further copies and copies of interest

In my previous post I looked at a possible portrait of Sibylla of Cleves and her son, which has been copied and also called Sophia of Mecklenberg. So that lead me down another series of mixed identities that has a little bearing on 

Sophia of Pomerania, later Duchess of Mecklenberg

Magnus, 1441-1503, hertig av Mecklenburg, Sofia , död 1504, prinsessa av Pommern

Her headdress has many features of a stickelsche, and the painting is most definitely posthumous as it looks more like the middle of the 16thC. 

And then the other Sophia of Mecklenberg, of 1481–1503, also has a similar but not identical kind of wide supported headdress.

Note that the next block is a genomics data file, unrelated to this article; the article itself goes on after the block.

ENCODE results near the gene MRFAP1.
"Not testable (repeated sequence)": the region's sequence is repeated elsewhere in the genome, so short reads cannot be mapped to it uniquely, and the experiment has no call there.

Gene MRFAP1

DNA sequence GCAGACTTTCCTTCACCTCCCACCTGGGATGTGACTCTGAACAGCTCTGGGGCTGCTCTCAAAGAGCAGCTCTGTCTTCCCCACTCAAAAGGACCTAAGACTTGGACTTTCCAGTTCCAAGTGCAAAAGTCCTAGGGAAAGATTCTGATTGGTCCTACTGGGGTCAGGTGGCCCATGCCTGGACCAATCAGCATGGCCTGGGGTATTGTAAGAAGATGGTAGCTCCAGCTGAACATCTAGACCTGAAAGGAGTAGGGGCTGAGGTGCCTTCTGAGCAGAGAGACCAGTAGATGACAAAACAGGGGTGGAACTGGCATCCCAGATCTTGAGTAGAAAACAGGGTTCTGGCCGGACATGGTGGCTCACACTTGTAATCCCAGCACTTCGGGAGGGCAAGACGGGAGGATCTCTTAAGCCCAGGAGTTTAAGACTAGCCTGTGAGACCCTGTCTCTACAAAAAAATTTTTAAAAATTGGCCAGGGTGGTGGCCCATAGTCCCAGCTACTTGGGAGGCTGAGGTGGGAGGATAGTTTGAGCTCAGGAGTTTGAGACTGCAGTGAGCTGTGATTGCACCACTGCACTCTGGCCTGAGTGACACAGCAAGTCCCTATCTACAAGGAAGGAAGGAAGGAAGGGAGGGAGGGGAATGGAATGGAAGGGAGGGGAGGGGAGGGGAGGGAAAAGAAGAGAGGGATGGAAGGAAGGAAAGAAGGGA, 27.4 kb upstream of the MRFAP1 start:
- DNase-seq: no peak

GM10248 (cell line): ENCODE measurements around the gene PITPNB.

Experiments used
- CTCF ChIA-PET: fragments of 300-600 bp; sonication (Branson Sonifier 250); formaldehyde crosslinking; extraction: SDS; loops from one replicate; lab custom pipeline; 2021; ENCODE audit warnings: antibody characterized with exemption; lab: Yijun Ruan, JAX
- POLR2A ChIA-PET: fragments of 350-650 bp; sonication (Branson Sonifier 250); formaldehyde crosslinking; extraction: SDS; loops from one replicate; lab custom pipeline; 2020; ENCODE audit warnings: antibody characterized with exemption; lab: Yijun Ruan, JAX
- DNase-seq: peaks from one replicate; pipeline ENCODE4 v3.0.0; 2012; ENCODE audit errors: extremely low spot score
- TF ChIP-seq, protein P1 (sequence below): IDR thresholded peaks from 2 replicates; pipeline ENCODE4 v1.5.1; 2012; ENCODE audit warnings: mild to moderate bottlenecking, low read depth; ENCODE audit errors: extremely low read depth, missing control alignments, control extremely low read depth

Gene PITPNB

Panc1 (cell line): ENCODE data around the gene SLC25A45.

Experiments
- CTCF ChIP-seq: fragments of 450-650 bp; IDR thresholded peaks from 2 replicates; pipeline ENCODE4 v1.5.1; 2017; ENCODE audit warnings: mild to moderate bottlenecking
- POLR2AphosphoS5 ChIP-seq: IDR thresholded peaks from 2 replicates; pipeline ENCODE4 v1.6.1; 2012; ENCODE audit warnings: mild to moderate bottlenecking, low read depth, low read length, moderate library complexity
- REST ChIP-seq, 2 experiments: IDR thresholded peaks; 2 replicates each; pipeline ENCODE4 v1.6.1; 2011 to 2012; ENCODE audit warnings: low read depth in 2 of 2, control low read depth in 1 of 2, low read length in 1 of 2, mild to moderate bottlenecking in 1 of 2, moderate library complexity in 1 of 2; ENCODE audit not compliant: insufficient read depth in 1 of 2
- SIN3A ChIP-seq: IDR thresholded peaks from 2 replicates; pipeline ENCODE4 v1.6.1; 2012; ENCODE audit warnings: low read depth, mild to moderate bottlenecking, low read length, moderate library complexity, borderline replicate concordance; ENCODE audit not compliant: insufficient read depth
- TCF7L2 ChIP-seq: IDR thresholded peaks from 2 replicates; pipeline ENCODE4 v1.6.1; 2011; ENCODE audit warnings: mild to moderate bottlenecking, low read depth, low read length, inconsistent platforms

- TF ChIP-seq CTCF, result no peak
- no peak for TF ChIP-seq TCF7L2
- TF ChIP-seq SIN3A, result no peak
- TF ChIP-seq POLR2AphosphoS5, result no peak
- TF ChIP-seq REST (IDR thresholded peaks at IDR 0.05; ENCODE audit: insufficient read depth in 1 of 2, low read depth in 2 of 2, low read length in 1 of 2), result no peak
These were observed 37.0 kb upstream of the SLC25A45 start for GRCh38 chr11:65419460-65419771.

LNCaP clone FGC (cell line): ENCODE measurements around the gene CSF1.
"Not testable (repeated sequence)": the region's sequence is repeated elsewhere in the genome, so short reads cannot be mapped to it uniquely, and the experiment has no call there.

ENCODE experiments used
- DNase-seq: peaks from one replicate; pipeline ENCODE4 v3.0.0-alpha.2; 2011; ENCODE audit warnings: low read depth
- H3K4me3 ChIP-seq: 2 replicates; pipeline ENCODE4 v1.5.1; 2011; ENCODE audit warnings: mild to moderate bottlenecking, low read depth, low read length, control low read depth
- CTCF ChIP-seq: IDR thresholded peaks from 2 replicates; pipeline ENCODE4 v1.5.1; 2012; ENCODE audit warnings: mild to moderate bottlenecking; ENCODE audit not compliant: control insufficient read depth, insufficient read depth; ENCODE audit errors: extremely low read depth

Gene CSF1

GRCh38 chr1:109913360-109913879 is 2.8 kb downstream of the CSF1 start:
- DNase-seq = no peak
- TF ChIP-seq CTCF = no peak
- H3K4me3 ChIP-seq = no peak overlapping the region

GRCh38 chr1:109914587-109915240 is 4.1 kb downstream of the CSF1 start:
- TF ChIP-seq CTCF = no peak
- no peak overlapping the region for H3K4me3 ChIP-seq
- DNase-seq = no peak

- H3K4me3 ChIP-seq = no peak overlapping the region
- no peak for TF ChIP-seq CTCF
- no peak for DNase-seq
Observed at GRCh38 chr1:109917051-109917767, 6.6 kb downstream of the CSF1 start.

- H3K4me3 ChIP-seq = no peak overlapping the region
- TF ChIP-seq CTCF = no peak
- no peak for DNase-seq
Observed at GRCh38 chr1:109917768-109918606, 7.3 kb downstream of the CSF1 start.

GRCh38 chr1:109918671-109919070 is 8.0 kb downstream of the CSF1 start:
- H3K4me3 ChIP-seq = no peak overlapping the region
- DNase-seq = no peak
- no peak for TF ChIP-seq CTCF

Sophie of Mecklenburg (1481–1503)

This headdress may be why a portrait of her in England was attributed as Sibylla of Cleves.

Cranach the elder, Lucas; Portrait of an Unknown Lady; National Trust, Waddesdon Manor

So far so interesting, however K. Barich has found her also in the Cranach illustrated Stammbuch as Margaret von Anhalt (1494-1521) as the second wife of Johan, after Sophia.

Das Sächsische Stammbuch – Mscr.Dresd.R.3

So far so interesting but it does suggest the headdress is in fact Saxon. Which is also similar to the shape in this portrait of an unmarried girl by Lucas Cranach with the same general shape and the letter H again.

Lucas Cranach the Elder
born Kronach, Germany, 1472; died Weimar, Germany, 1553
Portrait of a Lady
around 1513

All of which means being careful with copies and even with attributing original works as sometimes personal taste in clothing can transcend regional fashions. This is certainly true of much of the history of dress.